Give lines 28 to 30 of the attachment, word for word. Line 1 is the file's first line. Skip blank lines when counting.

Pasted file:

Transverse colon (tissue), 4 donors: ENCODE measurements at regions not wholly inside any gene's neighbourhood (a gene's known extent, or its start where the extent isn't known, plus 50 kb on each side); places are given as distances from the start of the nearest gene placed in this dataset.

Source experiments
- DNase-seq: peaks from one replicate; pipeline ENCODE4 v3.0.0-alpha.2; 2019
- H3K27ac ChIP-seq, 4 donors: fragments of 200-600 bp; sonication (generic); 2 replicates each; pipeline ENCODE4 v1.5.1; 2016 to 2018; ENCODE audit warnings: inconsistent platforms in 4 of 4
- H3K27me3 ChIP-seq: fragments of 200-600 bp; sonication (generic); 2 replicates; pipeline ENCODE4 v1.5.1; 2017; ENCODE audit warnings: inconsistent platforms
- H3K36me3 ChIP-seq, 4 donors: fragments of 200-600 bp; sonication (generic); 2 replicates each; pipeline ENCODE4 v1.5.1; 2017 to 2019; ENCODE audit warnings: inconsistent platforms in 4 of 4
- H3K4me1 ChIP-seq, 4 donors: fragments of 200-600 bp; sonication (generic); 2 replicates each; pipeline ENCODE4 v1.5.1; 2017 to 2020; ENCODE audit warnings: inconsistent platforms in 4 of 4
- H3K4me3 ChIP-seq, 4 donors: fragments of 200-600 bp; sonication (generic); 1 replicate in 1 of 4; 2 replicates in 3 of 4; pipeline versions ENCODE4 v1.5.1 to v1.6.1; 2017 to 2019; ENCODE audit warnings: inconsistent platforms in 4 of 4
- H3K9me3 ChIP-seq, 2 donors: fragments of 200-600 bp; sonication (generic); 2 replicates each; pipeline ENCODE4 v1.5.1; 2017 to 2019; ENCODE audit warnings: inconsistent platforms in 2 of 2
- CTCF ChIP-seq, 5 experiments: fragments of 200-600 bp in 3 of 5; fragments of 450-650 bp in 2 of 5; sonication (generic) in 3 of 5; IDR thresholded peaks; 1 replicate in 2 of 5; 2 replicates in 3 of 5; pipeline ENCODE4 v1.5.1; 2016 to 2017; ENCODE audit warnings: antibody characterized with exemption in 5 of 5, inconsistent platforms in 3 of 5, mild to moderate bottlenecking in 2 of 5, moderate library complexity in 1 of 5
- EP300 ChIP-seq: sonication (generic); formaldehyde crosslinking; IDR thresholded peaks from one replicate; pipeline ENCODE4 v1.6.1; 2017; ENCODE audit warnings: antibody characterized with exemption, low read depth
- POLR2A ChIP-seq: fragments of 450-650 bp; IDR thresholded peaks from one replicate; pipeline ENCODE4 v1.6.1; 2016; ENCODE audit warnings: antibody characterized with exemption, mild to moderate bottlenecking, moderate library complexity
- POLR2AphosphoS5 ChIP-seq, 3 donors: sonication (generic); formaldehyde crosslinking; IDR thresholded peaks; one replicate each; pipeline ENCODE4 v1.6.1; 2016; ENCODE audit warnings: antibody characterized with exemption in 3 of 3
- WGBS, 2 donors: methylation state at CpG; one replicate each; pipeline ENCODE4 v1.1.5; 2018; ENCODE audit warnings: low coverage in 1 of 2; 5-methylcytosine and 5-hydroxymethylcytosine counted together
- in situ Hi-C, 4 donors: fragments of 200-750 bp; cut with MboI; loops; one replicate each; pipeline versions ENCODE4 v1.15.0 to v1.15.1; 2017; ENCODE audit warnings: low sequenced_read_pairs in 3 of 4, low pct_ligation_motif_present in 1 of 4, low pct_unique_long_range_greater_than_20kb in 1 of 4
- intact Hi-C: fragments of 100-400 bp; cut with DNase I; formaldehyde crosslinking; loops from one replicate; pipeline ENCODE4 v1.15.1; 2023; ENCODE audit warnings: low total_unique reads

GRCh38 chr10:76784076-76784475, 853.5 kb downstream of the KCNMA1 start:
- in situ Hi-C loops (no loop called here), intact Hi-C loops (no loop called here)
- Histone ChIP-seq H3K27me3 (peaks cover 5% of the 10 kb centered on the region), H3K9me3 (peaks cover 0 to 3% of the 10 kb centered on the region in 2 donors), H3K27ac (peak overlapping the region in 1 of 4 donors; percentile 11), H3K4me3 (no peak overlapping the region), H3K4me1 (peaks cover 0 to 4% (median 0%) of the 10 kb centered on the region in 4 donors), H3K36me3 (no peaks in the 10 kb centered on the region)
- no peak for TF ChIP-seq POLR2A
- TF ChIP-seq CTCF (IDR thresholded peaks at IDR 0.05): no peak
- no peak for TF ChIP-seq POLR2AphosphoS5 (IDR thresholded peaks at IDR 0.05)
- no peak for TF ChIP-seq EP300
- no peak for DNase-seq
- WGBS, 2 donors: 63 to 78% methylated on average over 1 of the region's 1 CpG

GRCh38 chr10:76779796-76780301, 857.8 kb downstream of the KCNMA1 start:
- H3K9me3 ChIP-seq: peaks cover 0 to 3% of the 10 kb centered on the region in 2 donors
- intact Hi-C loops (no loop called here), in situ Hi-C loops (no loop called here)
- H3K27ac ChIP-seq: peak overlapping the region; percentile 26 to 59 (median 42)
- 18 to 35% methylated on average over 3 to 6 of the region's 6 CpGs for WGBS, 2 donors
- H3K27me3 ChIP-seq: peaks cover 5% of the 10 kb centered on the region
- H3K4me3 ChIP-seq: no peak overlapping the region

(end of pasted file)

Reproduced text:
- intact Hi-C loops (no loop called here), in situ Hi-C loops (no loop called here)
- H3K27ac ChIP-seq: peak overlapping the region; percentile 26 to 59 (median 42)
- 18 to 35% methylated on average over 3 to 6 of the region's 6 CpGs for WGBS, 2 donors